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Large-scale analysis of biomass and reproductive seasonality for intertidal seagrass Zostera japonica: native and non-native comparisons

Minako Abe Ito*, Hsing-Juh Lin, Mary I. O’Connor, Masahiro Nakaoka

*Corresponding author:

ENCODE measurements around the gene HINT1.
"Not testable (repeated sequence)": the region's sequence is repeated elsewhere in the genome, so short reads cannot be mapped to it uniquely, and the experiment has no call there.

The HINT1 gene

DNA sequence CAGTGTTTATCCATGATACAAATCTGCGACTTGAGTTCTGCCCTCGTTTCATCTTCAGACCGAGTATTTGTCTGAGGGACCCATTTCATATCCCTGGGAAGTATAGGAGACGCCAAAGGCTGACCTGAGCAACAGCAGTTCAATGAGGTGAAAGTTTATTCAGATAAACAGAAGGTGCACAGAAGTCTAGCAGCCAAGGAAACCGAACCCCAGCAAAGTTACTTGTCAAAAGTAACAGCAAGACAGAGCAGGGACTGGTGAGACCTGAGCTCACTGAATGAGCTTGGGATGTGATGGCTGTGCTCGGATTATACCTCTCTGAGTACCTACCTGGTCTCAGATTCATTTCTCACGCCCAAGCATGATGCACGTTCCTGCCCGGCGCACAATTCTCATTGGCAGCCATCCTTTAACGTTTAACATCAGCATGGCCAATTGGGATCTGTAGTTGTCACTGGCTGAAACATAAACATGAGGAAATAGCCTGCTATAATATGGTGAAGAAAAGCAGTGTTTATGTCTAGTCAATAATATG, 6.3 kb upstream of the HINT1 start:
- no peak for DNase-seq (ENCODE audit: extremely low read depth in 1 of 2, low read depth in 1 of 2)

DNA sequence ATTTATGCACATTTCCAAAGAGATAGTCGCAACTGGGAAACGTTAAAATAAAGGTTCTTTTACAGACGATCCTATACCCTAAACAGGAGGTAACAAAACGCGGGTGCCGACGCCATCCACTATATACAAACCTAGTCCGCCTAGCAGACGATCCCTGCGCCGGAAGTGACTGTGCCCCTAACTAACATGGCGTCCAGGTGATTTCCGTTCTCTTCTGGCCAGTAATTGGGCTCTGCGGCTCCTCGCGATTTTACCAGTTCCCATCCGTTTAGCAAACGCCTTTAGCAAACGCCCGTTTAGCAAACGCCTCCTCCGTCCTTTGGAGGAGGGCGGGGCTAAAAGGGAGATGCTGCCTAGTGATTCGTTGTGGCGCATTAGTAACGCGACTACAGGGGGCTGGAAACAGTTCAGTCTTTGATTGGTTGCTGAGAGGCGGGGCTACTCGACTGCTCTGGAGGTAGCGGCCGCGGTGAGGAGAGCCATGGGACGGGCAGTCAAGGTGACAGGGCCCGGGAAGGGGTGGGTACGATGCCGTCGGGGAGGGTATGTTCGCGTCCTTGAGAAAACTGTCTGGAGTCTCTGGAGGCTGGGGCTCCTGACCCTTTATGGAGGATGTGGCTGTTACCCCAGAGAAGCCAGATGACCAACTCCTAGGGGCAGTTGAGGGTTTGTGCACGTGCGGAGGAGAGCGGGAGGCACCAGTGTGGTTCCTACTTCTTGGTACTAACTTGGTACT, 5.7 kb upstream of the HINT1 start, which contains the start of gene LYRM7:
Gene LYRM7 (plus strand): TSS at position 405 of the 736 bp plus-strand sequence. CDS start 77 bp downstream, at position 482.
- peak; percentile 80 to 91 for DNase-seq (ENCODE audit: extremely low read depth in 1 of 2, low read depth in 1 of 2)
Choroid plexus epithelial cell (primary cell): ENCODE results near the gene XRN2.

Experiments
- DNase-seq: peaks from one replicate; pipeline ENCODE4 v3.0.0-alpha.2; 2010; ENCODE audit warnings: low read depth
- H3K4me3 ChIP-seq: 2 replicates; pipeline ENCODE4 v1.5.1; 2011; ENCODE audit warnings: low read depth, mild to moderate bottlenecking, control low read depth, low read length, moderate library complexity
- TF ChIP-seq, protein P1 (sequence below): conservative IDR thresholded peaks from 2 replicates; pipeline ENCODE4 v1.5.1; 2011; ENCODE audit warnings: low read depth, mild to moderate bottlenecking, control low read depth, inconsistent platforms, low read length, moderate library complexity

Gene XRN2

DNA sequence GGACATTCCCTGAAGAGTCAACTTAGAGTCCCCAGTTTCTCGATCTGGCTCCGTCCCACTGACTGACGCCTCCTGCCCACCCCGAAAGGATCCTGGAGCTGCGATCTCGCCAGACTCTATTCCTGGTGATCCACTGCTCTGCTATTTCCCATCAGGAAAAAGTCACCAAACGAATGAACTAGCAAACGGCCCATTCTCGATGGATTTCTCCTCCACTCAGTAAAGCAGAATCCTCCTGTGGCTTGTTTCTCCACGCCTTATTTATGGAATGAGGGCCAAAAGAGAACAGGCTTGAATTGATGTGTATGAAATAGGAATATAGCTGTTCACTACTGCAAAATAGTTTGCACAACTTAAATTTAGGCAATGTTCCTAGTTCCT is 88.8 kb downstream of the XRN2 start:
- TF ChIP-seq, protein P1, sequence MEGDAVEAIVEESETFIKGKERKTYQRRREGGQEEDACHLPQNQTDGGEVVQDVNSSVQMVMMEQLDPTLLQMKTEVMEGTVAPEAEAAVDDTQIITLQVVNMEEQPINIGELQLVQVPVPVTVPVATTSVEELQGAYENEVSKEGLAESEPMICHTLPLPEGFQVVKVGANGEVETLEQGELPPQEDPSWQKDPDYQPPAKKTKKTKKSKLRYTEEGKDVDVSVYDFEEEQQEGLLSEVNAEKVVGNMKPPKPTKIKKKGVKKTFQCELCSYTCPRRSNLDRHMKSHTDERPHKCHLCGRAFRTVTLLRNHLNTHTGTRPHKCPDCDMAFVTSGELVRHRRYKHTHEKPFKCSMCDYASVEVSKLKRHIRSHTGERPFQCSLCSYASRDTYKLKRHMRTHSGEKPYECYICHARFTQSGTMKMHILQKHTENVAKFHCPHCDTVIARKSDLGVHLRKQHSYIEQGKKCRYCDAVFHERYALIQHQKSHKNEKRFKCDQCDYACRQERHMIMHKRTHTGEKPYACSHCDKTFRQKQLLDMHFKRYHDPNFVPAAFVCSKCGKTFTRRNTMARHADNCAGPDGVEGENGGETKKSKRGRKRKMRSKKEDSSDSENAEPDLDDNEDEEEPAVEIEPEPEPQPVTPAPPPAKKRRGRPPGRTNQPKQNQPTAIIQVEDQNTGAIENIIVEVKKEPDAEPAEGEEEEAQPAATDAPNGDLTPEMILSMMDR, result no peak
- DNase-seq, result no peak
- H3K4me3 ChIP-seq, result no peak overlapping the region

ABSTRACT: Large-scale analysis along latitude or temperature gradients can be an effective method for exploring the potential roles of light and temperature for controlling seagrass phenology. In this study, we investigated effects of latitude and temperature on seagrass biomass and reproductive seasonality. Zostera japonica is an intertidal seagrass with a wide latitudinal distribution expanding from tropical to temperate zones in its native range in Asia, with additional non-native distribution in North America. We collated available data on phenological traits (timings of peak biomass or reproduction, durations of biomass growth and reproductive season, and maximum biomass or reproductive ratio) from publications and our own observations. Traits were compared among geographic groups: Asia tropical, Asia temperate, and North America temperate. We further examined relationships between traits and latitude and temperature for three population groups: Asian, North American and all populations. Our analysis revealed significant variation among geographic groups in maximum biomass, peak reproductive timing, and maximum reproductive ratio, but not in other traits. Maximum biomass and peak reproductive timings for Asian and all populations were significantly correlated with latitude and temperature. Maximum biomass was highest at mid-latitudes or intermediate temperatures and decreased toward distribution range limits, and peak reproductive timing occurred later in the year at higher latitudes or cooler sites. North American populations showed shorter growth durations and greater reproductive ratios at higher latitude. Different responses observed for North American populations may reflect effects of introduction. Our study demonstrates potential variation among geographic region and between native and non-native populations.